Bijal Trivedi, New Scientist Magazine (Media—Research)
(New Scientist graphic, per Weber & Matthews.
Note error: transport is all transport)
The authors suggest that possible reductions in the beef industry's footprint include better waste management and shortening the interval between calving by one month. This latter measure could reduce the total environmental load by nearly 6%. A Swedish study in 2003 suggested that organic beef, raised on grass rather than concentrated feed, emits 40% less greenhouse gases and consumes 85 per cent less energy.
Weber & Matthews, Carnegie Mellon Univ, in Environmental Science & Technology (Academia—Research)
This presents a life-cycle assessment (LCA) Policy Analysis of "Food-Miles" compared greenhouse gas (GHG) emissions from transporting food, to GHG emissions generated in food production. Findings indicate that food production comprises most of the emissions (83%) when weighed against transport costs in emissions (11%), and that there is only a 4% GHG impact between producer and retail outlets. The assessment also found that food groups exhibit a wide range in GHG-intensity; on average, red meat is around 150% more GHG-intensive than chicken or fish.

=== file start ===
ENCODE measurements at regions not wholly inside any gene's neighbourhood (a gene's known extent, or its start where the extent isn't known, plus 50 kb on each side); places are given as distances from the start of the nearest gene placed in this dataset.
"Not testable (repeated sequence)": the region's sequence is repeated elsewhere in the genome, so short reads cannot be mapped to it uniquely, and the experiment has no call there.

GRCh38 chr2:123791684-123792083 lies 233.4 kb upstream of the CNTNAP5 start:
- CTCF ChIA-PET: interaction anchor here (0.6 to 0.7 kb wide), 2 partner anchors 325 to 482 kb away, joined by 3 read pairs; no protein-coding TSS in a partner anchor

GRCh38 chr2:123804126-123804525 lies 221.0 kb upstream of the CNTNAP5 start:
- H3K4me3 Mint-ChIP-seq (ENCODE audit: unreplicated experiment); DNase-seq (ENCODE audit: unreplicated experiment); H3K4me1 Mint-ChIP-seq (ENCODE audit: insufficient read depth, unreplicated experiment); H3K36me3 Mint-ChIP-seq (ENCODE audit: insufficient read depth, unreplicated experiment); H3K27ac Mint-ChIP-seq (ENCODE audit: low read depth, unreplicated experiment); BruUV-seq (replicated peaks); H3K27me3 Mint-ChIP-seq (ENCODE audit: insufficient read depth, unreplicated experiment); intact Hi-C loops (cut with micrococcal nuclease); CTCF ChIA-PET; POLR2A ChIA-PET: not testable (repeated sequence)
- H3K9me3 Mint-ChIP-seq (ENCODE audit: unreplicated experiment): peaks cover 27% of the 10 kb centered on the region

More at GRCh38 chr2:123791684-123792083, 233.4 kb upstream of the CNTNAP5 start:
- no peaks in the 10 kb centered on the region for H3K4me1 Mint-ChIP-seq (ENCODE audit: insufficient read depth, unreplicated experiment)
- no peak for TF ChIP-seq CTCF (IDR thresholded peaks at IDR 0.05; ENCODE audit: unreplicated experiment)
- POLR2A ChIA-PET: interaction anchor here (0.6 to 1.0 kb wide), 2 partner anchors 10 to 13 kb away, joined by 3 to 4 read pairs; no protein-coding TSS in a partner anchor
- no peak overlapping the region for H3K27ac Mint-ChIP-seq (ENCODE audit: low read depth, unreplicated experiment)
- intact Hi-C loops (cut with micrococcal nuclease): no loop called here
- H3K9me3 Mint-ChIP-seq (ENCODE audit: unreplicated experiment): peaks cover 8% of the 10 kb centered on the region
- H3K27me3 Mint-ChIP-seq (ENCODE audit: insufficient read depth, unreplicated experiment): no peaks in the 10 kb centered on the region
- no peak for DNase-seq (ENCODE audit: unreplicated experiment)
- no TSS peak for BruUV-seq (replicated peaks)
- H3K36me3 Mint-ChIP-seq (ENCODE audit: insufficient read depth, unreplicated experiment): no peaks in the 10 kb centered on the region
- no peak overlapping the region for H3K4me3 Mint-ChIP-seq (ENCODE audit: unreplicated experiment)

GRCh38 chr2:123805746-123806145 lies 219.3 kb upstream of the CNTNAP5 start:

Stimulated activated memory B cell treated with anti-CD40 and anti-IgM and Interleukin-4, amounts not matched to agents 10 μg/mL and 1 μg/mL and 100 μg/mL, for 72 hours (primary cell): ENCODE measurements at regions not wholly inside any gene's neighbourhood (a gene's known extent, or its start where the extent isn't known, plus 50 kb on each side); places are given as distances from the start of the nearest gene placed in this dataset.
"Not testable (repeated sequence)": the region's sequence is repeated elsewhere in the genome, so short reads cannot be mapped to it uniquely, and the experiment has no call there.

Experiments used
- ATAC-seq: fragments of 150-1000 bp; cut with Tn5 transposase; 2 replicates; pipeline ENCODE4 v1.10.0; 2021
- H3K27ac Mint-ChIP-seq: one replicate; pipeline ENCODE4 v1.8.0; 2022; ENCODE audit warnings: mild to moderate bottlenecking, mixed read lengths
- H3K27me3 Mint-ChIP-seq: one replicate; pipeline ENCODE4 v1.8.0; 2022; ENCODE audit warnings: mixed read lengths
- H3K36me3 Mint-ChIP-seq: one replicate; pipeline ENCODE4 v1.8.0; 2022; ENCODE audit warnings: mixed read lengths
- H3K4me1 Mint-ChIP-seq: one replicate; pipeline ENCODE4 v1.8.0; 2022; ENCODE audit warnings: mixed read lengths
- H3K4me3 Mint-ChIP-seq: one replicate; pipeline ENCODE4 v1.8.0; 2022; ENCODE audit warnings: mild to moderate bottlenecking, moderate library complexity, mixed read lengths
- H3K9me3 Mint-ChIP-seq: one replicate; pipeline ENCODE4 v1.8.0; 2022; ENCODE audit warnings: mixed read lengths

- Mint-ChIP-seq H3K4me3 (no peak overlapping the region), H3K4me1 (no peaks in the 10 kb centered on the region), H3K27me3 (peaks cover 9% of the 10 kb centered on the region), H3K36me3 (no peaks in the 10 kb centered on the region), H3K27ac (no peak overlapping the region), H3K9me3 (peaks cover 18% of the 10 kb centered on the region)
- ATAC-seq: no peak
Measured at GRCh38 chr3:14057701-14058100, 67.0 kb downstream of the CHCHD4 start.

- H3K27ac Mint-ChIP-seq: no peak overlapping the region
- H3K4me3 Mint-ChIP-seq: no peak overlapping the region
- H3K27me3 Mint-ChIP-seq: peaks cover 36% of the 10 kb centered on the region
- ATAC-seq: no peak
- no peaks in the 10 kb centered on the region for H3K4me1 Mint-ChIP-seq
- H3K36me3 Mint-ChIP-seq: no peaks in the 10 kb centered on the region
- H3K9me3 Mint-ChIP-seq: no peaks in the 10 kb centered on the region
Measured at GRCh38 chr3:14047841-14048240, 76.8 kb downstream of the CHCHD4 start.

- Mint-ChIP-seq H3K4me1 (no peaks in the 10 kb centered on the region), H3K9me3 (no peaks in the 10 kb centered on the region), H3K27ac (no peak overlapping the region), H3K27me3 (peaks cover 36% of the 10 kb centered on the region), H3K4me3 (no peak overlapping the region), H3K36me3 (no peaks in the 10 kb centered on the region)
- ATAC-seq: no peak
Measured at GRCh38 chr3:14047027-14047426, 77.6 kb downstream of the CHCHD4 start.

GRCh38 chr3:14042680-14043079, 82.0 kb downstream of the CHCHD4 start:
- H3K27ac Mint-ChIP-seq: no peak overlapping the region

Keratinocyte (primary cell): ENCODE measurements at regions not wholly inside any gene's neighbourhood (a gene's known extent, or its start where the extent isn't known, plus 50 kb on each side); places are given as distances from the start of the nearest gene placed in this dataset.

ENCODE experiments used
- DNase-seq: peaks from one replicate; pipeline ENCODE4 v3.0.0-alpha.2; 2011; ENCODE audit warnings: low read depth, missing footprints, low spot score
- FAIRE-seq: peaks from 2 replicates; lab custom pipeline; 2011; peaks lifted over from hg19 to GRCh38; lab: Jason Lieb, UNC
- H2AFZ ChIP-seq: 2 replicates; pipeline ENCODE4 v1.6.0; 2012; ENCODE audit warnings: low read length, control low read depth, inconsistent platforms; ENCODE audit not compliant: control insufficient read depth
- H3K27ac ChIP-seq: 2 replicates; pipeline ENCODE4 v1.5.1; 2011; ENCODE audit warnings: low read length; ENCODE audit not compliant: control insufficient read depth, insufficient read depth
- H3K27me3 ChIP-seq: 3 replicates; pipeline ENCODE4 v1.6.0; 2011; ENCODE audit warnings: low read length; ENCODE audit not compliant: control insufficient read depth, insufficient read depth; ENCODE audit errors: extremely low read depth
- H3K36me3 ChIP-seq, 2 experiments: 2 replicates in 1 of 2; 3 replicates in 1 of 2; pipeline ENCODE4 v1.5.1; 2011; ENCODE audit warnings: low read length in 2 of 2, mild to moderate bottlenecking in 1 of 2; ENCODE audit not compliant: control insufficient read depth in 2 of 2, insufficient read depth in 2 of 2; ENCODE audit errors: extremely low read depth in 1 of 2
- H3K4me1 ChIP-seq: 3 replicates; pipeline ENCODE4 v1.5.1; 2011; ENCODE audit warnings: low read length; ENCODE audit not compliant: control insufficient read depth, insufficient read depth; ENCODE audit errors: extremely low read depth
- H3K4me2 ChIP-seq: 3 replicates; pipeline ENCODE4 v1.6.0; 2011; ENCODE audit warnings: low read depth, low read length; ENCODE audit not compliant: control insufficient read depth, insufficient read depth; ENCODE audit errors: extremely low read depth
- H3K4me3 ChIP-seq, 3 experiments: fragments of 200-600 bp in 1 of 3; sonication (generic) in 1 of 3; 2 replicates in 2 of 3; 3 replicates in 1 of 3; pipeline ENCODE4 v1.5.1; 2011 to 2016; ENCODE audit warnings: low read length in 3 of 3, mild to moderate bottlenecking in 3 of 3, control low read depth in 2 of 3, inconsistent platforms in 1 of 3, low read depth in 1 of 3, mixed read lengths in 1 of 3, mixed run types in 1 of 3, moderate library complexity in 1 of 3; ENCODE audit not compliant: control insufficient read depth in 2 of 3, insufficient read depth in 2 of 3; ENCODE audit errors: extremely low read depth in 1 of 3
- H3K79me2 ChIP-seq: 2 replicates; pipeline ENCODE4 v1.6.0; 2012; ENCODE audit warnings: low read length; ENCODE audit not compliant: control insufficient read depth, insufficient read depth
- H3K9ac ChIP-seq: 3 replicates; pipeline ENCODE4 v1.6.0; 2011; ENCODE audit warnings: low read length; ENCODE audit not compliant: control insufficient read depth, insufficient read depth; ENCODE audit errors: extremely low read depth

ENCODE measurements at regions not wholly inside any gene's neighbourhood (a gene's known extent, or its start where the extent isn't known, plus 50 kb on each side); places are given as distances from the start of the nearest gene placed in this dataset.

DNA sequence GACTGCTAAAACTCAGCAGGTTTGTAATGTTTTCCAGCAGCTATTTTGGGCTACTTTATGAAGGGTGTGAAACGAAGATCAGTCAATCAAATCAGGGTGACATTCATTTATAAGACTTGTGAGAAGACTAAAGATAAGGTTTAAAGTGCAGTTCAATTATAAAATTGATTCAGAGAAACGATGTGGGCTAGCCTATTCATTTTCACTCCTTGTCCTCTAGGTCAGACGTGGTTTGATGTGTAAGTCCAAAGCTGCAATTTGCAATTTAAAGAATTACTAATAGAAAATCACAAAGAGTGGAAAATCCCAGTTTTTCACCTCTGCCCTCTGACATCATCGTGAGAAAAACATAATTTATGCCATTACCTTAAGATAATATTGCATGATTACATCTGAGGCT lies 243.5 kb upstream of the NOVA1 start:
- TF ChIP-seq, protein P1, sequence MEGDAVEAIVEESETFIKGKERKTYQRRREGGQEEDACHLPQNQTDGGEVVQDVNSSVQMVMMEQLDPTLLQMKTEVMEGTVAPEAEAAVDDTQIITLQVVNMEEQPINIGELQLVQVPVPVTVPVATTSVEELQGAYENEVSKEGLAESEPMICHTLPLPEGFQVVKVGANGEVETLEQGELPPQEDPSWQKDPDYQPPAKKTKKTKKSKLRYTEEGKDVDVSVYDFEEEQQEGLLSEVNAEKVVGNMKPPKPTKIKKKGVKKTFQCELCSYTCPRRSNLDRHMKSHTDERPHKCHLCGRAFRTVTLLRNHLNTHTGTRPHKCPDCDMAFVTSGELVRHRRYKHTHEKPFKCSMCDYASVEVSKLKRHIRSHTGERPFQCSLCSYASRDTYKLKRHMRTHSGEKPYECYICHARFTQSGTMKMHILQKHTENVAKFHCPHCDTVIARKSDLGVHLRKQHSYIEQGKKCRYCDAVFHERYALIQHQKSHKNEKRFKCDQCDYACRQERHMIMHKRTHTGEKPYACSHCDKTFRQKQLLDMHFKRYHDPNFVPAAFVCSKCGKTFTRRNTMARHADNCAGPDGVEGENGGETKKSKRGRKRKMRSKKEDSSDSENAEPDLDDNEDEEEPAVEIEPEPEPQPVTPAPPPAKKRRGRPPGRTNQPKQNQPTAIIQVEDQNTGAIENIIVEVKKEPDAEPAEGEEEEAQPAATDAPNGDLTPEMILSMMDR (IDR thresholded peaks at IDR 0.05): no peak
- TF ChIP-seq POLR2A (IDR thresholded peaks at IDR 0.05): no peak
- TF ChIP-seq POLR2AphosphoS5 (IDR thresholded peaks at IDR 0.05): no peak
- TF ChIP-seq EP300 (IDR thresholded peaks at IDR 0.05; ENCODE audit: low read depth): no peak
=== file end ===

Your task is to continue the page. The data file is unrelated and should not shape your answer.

These comparisons provide insights on how to make different food choices that can impact greenhouse gas emissions, including:
Jacob Park's presentation at the International Working Group's Supply Chain Working Session at SRI in the Rockies in 2008 provides a good conversation starter for agricultural companies seeking to perform an assessment of their supply chain environmental and social footprints as a step in instituting more sustainable supply chain management practices.
Lucy Knowles and Wendy Short, Farmers Weekly (Media—Business—Marketing)
UK poultry production is responsible for the emission of the equivalent of about 400,000 tons of CO2 annually. Improving efficiency can help producers' bottom line, and at least one UK egg packer is taking advantage of consumer interest by marketing a low-carbon egg brand, Respectful Eggs.
BSI Standards Solutions for British Government (Government—Standards)
British government standards are the leading specification for the quantification of carbon footprints of products. Publicly Available Specification (PAS) 2050, covers "Assessing the Life Cycle Greenhouse Gas Emissions of Goods and Services".
Paul Rauber, Sierra Magazine (Media—Sustainability Advocacy) (scroll down article link)
James E. McWilliams, New York Times (Media—Sustainability Advocacy)
Food miles alone do not tell the full story about the environmental costs of food.